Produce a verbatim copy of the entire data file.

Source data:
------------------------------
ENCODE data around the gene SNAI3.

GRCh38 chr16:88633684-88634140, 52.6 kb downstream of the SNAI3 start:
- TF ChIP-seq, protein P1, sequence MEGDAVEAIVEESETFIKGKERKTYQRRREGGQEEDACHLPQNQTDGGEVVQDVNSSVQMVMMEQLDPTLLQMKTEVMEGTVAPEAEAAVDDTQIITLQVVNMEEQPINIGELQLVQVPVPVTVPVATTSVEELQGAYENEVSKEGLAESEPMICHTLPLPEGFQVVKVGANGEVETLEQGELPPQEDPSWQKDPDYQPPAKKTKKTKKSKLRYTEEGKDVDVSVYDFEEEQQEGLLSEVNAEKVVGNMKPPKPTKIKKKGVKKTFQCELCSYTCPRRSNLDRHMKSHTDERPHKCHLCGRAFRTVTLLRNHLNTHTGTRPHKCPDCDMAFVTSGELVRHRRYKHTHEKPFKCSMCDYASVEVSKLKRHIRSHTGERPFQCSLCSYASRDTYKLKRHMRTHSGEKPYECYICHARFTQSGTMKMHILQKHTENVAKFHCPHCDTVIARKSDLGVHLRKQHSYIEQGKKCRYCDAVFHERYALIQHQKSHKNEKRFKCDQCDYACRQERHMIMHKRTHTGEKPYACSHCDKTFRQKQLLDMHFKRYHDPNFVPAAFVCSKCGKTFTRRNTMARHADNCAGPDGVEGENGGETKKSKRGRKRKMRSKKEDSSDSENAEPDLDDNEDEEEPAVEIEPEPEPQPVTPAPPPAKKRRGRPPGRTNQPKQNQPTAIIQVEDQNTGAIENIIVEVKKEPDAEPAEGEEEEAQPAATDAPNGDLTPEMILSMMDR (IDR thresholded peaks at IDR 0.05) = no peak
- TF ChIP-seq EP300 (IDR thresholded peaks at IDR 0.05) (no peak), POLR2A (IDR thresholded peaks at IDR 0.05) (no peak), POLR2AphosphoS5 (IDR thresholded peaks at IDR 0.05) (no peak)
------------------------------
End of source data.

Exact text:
ENCODE data around the gene SNAI3.

GRCh38 chr16:88633684-88634140, 52.6 kb downstream of the SNAI3 start:
- TF ChIP-seq, protein P1, sequence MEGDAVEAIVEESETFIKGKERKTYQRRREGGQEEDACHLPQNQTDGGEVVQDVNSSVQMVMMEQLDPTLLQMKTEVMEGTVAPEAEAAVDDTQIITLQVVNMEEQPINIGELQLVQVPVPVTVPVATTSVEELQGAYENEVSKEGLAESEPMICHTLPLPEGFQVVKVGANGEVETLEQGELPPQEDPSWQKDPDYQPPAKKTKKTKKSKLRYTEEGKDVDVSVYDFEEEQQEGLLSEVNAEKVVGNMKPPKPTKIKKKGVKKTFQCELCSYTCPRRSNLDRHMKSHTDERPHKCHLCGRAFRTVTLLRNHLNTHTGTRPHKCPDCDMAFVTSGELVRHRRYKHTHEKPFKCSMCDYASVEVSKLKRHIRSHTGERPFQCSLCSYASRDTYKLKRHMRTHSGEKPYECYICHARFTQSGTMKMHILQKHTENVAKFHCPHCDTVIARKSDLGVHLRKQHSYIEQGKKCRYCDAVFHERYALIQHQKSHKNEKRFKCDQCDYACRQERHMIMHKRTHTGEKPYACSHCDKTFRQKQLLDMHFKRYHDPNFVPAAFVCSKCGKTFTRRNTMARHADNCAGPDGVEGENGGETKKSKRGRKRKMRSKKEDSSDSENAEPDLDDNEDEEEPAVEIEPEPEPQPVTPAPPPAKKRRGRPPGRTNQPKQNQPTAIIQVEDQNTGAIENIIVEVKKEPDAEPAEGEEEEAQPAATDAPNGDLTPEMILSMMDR (IDR thresholded peaks at IDR 0.05) = no peak
- TF ChIP-seq EP300 (IDR thresholded peaks at IDR 0.05) (no peak), POLR2A (IDR thresholded peaks at IDR 0.05) (no peak), POLR2AphosphoS5 (IDR thresholded peaks at IDR 0.05) (no peak)